In 1870 the electric telegraph lines of the United Kingdom, worked by different companies, were transferred to the Post Office, and placed under Government control.
Wheatstone was knighted in 1868, after his completion of the automatic telegraph. He had previously been made a Chevalier of the Legion of Honour. Some thirty-four distinctions and diplomas of home or foreign societies bore witness to his scientific reputation. Since 1836 he had been a Fellow of the Royal Society, and in 1873 he was appointed a Foreign Associate of the French Academy of Sciences. The same year he was awarded the Ampere Medal by the French Society for the Encouragement of National Industry. In 1875 he was created an honorary member of the Institution of Civil Engineers. He was a D.C.L. of Oxford and an LL.D. of Cambridge.
While on a visit to Paris during the autumn of 1875, and engaged in perfecting his receiving instrument for submarine cables, he caught a cold, which produced inflammation of the lungs, an illness from which he died in Paris, on October 19, 1875. A memorial service was held in the Anglican Chapel, Paris, and attended by a deputation of the Academy. His remains were taken to his home in Park Crescent, London, and buried in Kensal Green.
Cooke and Wheatstone were the first to introduce a public telegraph worked by electro-magnetism; but it had the disadvantage of not marking down the message. There was still room for an instrument which would leave a permanent record that might he read at leisure, and this was the invention of Samuel Finley Breeze Morse. He was born at the foot of Breed's Hill, in Charlestown, Massachusetts, on the 27th of April, 1791. The place was a little over a mile from where Benjamin Franklin was born, and the date was a little over a year after he died. His family was of British origin. Anthony Morse, of Marlborough, in Wiltshire, had emigrated to America in 1635, and settled in Newbury, Massachusetts, He and his descendants prospered. The grandfather of Morse was a member of the Colonial and State Legislatures, and his father, Jedediah Morse, D.D., was a well-known divine of his day, and the author of Morse's AMERICAN GEOGRAPHY, as well as a compiler of a UNIVERSAL GAZETTEER His mother was Elizabeth Ann Breeze, apparently of Welsh extraction, and the grand-daughter of Samuel Finley, a distinguished President of the Princeton College. Jedediah Morse is reputed a man of talent, industry, and vigour, with high aims for the good of his fellow-men, ingenious to conceive, resolute in action, and sanguine of success. His wife is described as a woman of calm, reflective mind, animated conversation, and engaging manners.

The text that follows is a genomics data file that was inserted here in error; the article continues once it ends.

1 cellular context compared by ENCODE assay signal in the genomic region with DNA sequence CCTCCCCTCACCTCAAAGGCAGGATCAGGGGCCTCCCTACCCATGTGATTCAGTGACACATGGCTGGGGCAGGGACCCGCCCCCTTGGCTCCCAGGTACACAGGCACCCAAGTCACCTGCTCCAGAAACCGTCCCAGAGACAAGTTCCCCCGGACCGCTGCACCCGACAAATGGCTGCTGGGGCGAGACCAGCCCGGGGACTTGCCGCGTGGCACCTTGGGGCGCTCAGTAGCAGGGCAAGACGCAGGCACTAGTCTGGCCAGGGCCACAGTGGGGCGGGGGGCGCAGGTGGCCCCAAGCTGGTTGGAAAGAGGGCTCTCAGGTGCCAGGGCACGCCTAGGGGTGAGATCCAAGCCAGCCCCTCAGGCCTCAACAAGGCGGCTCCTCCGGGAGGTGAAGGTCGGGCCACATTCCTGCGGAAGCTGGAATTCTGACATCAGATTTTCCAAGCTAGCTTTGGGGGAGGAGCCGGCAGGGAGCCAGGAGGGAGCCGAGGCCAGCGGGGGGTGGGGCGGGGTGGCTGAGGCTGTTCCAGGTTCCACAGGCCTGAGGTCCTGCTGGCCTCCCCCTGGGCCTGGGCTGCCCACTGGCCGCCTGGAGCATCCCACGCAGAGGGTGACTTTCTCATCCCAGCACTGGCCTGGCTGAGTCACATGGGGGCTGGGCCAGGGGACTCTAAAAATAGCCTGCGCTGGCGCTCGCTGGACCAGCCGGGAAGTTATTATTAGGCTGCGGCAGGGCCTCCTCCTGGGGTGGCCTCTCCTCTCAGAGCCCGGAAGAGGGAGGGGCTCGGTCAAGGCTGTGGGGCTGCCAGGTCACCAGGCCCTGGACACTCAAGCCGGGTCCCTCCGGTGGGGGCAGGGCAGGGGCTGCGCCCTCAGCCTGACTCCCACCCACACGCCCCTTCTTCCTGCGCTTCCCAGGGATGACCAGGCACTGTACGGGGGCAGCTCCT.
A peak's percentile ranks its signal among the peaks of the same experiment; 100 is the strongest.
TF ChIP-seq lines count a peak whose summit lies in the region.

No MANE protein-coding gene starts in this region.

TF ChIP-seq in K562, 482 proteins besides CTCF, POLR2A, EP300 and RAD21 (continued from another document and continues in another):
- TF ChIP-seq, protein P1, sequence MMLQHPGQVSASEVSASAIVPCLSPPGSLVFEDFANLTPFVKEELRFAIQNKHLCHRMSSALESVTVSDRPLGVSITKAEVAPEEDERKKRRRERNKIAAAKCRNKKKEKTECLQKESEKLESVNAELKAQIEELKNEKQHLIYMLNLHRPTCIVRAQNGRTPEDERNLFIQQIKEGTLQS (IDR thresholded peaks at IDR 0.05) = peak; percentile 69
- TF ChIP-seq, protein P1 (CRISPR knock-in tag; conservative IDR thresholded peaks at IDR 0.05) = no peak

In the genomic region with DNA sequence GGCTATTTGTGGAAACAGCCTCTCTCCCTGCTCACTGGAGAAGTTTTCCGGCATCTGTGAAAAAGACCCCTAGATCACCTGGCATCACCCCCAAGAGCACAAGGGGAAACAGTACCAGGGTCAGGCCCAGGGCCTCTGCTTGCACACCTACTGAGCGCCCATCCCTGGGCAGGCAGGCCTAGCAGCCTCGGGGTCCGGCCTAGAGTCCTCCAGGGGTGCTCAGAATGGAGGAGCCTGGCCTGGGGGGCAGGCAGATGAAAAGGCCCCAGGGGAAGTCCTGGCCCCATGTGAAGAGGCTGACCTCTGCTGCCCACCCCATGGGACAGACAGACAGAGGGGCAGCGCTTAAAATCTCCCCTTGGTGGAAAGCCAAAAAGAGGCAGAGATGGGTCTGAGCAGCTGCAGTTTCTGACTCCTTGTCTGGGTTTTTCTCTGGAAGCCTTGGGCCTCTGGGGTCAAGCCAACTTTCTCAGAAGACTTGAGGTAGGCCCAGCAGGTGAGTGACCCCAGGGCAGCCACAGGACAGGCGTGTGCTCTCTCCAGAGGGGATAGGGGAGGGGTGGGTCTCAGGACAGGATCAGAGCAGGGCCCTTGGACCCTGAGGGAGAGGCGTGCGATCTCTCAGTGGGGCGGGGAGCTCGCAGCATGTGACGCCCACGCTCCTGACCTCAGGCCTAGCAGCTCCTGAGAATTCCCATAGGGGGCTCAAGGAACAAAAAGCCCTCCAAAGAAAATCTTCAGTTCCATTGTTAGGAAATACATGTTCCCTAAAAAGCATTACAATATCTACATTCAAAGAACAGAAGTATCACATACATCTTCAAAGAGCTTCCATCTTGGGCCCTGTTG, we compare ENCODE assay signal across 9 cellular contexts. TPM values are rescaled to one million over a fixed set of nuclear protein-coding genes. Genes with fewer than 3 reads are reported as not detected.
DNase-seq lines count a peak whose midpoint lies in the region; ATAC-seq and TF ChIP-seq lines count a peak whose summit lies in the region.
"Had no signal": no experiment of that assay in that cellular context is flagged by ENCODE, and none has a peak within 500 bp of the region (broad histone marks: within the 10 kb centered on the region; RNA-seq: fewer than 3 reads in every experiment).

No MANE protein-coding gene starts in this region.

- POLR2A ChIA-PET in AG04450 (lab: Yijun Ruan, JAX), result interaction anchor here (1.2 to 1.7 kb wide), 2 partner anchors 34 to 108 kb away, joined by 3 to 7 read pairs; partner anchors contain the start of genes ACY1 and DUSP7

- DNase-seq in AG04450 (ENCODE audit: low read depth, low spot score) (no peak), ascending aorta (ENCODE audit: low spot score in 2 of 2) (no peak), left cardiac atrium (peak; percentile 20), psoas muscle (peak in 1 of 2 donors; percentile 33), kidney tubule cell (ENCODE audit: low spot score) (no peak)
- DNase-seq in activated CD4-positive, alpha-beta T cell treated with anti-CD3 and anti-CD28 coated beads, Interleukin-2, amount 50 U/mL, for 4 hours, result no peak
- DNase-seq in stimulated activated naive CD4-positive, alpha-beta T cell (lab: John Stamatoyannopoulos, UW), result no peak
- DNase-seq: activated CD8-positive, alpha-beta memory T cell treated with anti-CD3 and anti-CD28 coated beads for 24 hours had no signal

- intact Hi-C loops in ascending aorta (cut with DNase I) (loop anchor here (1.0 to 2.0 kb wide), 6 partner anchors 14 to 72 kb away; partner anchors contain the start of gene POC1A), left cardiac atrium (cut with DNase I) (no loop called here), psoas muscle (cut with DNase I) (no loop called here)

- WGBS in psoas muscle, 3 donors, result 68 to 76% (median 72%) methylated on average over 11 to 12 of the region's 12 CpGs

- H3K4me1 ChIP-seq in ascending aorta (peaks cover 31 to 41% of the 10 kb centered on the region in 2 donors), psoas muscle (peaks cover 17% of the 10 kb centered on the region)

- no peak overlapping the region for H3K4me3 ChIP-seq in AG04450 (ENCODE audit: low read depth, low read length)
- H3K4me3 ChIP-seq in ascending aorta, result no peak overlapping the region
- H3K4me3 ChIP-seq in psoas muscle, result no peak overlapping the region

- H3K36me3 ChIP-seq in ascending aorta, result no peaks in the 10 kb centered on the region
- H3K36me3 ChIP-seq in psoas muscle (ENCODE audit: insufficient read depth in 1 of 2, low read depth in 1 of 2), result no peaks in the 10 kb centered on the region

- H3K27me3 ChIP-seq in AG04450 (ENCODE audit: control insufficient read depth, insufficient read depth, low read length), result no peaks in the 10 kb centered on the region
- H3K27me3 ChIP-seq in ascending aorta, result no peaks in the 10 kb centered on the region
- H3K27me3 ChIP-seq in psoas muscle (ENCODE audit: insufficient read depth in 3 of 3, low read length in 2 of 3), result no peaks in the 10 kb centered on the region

They had two other sons besides Samuel, the second of whom, Sidney E. Morse, was founder of the New York OBSERVER, an able mathematician, author of the ART OF CEROGRAPHY, or engraving upon wax, to stereotype from, and inventor of a barometer for sounding the deep-sea. Sidney was the trusted friend and companion of his elder brother.
At the age of four Samuel was sent to an infant school kept by an old lady, who being lame, was unable to leave her chair, but carried her authority to the remotest parts of her dominion by the help of a long rattan. Samuel, like the rest, had felt the sudden apparition of this monitor. Having scratched a portrait of the dame upon a chest of drawers with the point of a pin, he was called out and summarily punished. Years later, when he became notable, the drawers were treasured by one of his admirers.
He entered a preparatory school at Andover, Mass., when he was seven years old, and showed himself an eager pupil. Among other books, he was delighted with Plutarch's LIVES, and at thirteen he composed a biography of Demosthenes, long preserved by his family. A year later he entered Yale College as a freshman.
During his curriculum he attended the lectures of Professor Jeremiah Day on natural philosophy and Professor Benjamin Sieliman on chemistry, and it was then he imbibed his earliest knowledge of electricity. In 1809-10 Dr. Day was teaching from Enfield's text-book on philosophy, that 'if the (electric) circuit be interrupted, the fluid will become visible, and when: it passes it will leave an impression upon any intermediate body,' and he illustrated this by sending the spark through a metal chain, so that it became visible between the links, and by causing it to perforate paper. Morse afterwards declared this experiment to have been the seed which rooted in his mind and grew into the 'invention of the telegraph.'